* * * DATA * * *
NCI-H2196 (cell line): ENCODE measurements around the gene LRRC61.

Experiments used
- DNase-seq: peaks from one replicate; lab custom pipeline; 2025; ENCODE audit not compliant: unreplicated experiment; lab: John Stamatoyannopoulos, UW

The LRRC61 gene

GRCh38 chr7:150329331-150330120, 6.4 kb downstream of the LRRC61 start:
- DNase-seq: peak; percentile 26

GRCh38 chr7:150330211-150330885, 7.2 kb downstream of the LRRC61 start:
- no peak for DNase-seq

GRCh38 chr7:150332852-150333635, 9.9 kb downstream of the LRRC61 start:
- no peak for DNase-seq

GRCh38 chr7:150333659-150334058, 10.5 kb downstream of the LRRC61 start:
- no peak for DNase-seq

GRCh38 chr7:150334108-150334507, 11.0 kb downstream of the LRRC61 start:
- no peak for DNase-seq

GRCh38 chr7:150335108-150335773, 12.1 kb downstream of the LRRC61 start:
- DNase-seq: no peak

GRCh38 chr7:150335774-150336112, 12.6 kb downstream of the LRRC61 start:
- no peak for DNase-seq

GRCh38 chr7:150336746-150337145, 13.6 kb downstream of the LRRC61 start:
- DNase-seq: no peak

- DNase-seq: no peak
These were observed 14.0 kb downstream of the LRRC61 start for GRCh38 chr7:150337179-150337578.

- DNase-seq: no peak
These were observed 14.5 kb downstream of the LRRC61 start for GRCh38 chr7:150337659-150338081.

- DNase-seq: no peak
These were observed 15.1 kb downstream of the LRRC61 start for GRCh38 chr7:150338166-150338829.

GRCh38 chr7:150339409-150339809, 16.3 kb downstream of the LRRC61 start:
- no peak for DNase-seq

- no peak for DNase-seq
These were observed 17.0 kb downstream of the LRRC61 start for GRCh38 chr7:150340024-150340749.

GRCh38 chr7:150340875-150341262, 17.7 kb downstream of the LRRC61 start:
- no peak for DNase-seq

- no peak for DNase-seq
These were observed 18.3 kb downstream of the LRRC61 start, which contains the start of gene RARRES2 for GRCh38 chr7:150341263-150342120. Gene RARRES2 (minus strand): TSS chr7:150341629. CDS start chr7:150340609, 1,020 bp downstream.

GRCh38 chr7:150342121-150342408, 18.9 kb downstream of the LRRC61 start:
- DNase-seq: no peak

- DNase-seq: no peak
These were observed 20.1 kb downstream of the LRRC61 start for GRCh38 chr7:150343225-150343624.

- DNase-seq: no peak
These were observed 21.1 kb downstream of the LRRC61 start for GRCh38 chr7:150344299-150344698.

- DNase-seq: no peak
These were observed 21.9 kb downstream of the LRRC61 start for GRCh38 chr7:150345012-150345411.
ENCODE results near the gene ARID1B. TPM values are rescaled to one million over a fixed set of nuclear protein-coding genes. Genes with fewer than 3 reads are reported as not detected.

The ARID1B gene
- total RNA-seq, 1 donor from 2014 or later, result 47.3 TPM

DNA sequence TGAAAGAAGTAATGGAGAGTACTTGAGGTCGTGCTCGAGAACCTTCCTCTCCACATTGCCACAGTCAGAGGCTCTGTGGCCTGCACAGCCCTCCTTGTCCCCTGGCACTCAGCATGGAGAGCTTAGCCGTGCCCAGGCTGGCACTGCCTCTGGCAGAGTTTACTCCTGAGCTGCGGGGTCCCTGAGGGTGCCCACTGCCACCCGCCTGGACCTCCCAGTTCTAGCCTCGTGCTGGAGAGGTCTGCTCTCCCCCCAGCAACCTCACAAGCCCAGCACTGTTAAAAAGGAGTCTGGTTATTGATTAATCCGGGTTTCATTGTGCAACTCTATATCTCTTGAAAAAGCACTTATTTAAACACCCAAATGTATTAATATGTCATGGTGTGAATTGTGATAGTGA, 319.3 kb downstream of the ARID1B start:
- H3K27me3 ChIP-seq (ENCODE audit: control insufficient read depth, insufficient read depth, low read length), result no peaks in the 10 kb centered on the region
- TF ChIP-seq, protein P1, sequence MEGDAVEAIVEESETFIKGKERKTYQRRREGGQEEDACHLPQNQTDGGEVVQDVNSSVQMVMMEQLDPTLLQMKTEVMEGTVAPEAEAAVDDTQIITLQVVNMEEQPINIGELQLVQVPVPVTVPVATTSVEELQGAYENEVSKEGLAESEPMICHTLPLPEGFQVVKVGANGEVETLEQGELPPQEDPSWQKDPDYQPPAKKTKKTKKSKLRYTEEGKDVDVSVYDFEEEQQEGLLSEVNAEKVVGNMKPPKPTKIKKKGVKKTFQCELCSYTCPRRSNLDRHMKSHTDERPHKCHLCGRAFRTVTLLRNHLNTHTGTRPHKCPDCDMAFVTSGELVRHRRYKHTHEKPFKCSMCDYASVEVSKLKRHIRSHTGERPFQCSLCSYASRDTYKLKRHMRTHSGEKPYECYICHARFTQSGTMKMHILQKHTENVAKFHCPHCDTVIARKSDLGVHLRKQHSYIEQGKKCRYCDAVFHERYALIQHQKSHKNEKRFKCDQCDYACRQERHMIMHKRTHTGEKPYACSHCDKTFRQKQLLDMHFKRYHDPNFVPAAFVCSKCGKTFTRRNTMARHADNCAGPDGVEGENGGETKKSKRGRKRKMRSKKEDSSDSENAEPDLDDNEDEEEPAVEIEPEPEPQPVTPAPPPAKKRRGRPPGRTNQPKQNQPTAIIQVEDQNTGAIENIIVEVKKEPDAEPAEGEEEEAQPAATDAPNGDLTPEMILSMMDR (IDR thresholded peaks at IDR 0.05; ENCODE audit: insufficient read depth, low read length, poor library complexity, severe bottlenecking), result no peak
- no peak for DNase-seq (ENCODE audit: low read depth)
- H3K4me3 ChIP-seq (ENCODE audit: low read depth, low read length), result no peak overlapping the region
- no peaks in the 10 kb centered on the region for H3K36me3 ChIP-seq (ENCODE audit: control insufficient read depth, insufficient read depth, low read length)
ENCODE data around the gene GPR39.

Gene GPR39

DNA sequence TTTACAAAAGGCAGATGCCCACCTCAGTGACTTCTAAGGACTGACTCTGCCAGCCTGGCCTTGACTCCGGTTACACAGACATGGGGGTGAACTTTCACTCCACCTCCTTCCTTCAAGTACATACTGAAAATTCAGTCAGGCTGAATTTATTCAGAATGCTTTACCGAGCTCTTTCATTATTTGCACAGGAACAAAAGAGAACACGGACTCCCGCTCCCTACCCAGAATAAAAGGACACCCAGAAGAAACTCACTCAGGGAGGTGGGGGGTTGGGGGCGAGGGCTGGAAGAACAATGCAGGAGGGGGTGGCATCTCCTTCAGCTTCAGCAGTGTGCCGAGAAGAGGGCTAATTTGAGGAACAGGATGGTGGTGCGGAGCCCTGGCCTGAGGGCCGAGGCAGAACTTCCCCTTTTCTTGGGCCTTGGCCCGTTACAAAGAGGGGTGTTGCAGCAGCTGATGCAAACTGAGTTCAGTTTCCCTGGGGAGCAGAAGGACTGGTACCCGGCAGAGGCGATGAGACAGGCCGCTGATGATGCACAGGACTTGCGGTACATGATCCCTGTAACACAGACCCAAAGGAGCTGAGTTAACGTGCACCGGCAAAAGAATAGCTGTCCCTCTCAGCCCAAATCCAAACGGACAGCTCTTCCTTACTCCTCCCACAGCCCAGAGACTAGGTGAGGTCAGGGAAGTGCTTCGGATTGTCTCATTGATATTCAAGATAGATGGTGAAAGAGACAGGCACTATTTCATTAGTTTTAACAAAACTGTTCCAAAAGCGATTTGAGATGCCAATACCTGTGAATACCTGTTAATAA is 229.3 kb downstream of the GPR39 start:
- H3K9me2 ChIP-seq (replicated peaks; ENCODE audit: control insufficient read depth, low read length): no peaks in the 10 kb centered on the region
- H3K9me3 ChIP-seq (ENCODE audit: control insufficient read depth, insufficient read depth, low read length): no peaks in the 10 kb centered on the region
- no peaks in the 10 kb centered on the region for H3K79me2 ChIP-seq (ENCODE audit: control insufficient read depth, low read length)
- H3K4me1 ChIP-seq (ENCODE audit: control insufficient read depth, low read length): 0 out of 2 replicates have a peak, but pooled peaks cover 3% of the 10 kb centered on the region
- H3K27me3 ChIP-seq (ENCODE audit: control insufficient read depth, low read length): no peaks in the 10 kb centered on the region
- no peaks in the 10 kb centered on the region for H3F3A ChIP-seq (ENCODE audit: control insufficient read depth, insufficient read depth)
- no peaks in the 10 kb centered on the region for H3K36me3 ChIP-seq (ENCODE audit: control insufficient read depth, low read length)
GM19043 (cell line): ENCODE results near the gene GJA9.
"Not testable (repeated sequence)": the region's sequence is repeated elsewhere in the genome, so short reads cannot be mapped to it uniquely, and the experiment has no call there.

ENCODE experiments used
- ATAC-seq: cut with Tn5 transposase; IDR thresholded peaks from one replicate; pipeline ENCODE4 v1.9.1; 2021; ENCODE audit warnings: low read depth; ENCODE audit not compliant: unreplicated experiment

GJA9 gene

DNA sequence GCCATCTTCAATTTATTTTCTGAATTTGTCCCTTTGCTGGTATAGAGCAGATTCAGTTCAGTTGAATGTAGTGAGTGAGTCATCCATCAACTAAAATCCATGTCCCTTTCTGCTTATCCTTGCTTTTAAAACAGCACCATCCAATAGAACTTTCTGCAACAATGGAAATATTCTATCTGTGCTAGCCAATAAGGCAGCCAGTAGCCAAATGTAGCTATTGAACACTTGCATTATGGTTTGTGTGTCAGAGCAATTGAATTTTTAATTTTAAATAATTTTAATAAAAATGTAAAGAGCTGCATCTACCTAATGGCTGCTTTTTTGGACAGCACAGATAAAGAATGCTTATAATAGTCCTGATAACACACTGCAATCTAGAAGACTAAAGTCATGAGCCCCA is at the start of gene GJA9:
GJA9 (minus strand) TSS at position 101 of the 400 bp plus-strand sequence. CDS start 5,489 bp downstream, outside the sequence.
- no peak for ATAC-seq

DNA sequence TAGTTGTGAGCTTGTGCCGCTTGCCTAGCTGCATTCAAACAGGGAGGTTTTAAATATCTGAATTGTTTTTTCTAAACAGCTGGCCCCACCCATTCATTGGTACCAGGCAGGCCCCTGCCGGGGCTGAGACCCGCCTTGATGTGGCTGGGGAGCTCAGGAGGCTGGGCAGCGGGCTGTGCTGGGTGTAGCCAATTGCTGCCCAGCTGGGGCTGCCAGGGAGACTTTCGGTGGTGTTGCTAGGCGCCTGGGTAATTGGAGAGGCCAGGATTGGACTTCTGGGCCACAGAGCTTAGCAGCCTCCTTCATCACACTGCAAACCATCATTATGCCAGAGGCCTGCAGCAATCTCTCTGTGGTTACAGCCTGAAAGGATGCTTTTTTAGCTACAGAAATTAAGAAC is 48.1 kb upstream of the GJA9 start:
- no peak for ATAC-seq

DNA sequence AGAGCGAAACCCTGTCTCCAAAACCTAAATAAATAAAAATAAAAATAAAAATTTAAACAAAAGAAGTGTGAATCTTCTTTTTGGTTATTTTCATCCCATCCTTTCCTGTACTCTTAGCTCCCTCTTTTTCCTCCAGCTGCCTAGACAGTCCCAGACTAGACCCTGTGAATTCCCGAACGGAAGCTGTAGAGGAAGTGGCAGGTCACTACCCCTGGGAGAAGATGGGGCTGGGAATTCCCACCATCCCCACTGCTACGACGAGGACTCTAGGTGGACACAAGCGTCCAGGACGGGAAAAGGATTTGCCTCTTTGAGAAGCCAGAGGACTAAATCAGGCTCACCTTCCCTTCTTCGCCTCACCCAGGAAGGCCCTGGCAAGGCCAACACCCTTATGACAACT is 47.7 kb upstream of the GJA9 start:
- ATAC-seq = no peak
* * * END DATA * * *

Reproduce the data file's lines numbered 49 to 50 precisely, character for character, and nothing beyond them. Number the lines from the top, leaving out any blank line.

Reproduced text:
- no peak for DNase-seq (ENCODE audit: low read depth)
- H3K4me3 ChIP-seq (ENCODE audit: low read depth, low read length), result no peak overlapping the region